Monday 18 July 2011


Merri Creek flows about 60 km from the Great Dividing Range through Melbourne’s northern suburbs to the Yarra River. Merri Creek is an environmental, heritage and recreation corridor that draws its significance from its role as a continuous corridor as it does from the qualities of individual reaches. All areas of the Creek are important because they contribute to the linking of areas of environmental, heritage and recreational value along the Creek. At Coburg, one of Melbourne's northern suburbs, the creek has been dammed to form a lake.

Merri Creek and its immediate surrounds are host to some of the most threatened ecosystems in Australia. The Creek has a unique role to play in the preservation of threatened flora and fauna and the maintenance of vegetation communities that in other places have almost been totally destroyed.

Revegetation works and parkland development including path construction have created a linear park of outstanding quality and landscape character. It is one of the parks which plays an important role in the natural parkland systems within the metropolitan region. While walking or cycling along Merri Creek one becomes aware of the indigenous plantings, constructed wetlands and the animal life of the creek corridor.

Eucalyptus caesia  (Gungurru) is a well known tree amongst Australian plant enthusiasts and has many beautiful features, the best of which are its large, showy flowers that bloom in late winter/spring.

Acacia pycnantha (golden wattle) has enjoyed popular acceptance as Australia's national flower for much of the 20th century but it was not proclaimed as the national floral emblem until 1988, the year of Australia's bicentenary. Its golden yellow powder puff blossoms provide a cheery glow in even the grayest winter's day.

With the revegetation, cleaning up and general maintenance of the Creek, there have been confirmed sightings of platypus in Merri Creek, especially in its upper reaches int eh outer metropolitan area.

The parklands around Merri Creek provide a serene place for walking, quiet reflection and contemplation.

One can focus in on the tiny details, each a microcosm of life where great dramas are played out.

Water fowl populate the wetlands in great abundance and their cries provide a welcome addition to the sound of flowing water.

The most well known and easily recognisable duck in the world, the mallard (Anas platyrhynchos) is also a popular game bird. These ducks frequently crossbreed with other duck species, making identification challenging for many of their offspring. Males have the more colourful plumage including the iridescent blue-green head and distinctive tail curl, while females are a mottled brown. As a dabbling duck, mallards regularly feed in shallow rivers, ponds and lakes, and they can become quite tame near human habitation.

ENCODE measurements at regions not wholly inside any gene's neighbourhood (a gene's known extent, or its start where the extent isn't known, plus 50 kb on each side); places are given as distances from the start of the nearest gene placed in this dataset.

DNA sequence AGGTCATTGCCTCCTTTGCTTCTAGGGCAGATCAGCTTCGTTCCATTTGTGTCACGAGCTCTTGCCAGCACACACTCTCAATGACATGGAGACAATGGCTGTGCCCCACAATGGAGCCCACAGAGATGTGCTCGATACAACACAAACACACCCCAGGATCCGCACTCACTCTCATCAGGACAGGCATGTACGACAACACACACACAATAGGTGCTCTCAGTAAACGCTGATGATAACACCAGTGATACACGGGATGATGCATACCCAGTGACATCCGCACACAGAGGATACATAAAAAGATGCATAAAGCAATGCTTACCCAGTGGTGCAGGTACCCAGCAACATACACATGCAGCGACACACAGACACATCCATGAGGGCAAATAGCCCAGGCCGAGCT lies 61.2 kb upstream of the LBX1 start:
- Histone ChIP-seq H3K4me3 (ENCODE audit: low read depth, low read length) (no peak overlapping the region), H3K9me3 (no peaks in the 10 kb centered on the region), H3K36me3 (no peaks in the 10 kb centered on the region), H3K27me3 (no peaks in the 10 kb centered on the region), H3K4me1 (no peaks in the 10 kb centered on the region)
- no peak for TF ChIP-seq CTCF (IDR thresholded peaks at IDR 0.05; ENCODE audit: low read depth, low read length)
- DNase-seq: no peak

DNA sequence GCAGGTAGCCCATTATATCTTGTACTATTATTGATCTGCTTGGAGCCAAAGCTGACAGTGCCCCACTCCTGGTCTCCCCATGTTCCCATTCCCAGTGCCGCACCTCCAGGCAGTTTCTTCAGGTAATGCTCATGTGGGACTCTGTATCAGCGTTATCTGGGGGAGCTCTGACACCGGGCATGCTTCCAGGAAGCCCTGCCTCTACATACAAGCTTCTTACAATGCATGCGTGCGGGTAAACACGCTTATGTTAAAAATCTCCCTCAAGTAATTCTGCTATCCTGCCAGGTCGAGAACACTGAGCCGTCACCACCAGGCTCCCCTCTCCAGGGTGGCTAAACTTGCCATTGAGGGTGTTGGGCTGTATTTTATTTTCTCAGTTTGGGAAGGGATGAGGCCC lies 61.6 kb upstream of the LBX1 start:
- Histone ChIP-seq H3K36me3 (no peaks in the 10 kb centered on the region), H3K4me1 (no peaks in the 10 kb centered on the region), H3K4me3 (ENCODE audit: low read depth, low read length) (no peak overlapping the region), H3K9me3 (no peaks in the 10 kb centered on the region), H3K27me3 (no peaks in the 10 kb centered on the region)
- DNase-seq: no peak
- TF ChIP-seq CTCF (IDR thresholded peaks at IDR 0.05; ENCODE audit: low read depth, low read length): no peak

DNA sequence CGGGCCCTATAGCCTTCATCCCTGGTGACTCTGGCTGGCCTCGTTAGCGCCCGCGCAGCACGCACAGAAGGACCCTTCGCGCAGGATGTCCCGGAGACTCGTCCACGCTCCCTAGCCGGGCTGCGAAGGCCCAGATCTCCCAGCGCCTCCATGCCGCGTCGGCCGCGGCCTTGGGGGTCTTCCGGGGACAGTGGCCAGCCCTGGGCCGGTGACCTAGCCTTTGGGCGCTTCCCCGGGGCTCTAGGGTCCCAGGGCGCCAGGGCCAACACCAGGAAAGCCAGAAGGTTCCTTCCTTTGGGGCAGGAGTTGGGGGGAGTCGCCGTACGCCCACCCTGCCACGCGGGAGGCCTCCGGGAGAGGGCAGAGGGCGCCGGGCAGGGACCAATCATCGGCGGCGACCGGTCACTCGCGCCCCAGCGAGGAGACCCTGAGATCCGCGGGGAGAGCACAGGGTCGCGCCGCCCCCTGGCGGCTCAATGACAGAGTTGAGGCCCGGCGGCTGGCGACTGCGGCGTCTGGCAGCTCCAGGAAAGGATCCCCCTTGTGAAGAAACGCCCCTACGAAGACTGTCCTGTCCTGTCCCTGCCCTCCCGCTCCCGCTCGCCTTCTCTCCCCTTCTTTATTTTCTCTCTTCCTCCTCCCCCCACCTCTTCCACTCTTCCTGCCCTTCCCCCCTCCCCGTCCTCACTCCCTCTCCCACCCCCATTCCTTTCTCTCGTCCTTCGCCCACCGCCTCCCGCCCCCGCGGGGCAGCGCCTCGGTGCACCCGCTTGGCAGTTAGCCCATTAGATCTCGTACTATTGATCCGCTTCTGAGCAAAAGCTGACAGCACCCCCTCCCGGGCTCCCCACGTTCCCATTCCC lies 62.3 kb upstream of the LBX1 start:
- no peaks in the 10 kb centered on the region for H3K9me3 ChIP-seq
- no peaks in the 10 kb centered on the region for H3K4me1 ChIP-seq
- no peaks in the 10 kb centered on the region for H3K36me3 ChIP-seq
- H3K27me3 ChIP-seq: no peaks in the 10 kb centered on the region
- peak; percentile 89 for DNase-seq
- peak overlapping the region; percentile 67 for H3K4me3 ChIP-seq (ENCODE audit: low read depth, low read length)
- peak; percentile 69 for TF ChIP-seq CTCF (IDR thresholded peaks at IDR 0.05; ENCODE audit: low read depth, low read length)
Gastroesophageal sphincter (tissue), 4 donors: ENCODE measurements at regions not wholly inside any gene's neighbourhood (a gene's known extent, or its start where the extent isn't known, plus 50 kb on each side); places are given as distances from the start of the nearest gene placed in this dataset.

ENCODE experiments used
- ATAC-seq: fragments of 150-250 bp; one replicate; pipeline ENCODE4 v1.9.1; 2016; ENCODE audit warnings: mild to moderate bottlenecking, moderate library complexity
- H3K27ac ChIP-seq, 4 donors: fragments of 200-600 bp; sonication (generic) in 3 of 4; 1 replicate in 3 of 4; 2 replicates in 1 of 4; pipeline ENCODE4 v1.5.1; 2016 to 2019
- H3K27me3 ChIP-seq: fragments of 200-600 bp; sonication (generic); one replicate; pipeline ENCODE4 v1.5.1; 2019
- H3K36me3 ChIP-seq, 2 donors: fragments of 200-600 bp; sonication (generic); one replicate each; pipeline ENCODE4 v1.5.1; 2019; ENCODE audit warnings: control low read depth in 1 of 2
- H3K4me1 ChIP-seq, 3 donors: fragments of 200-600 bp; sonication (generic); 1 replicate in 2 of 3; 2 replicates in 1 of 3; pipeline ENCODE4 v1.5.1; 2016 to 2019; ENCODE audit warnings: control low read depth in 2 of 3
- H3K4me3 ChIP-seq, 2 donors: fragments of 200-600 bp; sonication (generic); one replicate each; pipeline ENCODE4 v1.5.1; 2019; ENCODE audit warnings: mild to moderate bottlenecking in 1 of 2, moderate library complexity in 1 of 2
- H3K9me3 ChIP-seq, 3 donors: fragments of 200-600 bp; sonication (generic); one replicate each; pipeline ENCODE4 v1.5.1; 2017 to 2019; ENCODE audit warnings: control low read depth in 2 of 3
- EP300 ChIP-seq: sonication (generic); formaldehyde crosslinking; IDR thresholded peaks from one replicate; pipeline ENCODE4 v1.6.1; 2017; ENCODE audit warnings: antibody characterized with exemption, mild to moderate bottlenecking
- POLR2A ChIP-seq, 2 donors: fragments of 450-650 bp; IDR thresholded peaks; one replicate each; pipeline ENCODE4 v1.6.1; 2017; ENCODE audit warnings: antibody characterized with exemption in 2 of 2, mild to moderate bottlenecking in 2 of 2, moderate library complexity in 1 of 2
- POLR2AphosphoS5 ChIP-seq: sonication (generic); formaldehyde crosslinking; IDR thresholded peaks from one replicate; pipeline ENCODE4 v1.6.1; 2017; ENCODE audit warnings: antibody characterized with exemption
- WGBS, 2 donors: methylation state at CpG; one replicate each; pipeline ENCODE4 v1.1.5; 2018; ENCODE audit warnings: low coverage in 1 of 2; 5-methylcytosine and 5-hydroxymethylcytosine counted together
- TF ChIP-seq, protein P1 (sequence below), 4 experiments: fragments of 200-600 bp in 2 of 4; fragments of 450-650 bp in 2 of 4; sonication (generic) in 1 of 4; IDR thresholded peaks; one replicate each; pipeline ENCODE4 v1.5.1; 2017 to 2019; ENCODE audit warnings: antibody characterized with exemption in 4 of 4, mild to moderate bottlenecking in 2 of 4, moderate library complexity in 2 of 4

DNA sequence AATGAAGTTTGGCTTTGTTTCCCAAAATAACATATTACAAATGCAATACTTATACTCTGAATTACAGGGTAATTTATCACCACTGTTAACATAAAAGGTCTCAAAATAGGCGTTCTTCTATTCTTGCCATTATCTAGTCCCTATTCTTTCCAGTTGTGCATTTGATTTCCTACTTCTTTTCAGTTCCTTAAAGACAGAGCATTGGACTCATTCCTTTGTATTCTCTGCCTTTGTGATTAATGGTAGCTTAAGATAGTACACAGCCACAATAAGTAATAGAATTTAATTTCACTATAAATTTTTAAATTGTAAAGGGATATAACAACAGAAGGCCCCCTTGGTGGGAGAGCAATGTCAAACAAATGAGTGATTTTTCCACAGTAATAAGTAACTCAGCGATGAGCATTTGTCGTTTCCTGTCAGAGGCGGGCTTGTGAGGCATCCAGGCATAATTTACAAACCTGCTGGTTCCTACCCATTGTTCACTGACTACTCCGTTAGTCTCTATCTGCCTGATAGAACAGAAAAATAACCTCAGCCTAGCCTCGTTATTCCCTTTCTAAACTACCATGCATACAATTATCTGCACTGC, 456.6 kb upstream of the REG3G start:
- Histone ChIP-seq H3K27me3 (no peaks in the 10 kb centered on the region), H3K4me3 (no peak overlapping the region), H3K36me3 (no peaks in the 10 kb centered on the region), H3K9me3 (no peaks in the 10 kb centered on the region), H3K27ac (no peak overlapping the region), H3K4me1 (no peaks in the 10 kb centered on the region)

Ducks are an endless source of fascination for children (and not only!).

The park around Coburg Lake, through which Merri Creek flows has a number of facilities, including barbeques, picnic areas, playgrounds and areas to exercise in. There is always time to play...

Or to pray... Coburg is a lively multicultural suburb and has a large Muslim population.

Feeding the ducks can become quite an addictive habit and one frequently sees the same people indulging in this pastime.

The scramble for food often ends to the advantage of the seagulls, which are quite aggressive and will dive in and steal the food right under the bill of the ducks!

This was a beautiful, golden afternoon, which no doubt would have provided some happy memories to many...


Hark to the whimper of the sea-gull;
He weeps because he’s not an ea-gull.
Suppose you were, you silly sea-gull.
Could you explain it to your she-gull?

                                         – Ogden Nash

One must not forget that despite the mellow sunlight and fine day, it was still winter. The chilly air had cooled our hands and our noses had become red. The twigs of the trees were still bare, but there were buds swelling...

As afternoon marched on, we took the path back up to the northern side of the park. the sun was blindingly brilliant!

This was an easily missed place: A totally enclosed leafy arbour, which had a small opening amongst the branches and the leaves. Peering in, one saw a small space surrounded by branches and greenery, seemingly like a fairy's bower.

Another reminder of Coburg's multicultural community is this staute in the Coburg Lake Reserve. It is by sculptor Antonio Masini and is called “Man of the Valley”.  It is a gift from the Italian cities of Viggiano and Grumento. The sculpture is, in the words of its creator, “a tribute to the thousands of Lucanian migrants throughout the world and in Australia in particular. This monument represents the determination and courage inherent in the immigrant.”

The setting sun colours these Pyracantha berries an intense red.

And the blooming, fragrant Viburnum is a welcome reminder of spring...


  1. What a beautiful collection of photographs! This is a very special place and I particularly like the photos of the kids.

  2. Another great set. My favourite is the one of the boy feeding the ducks.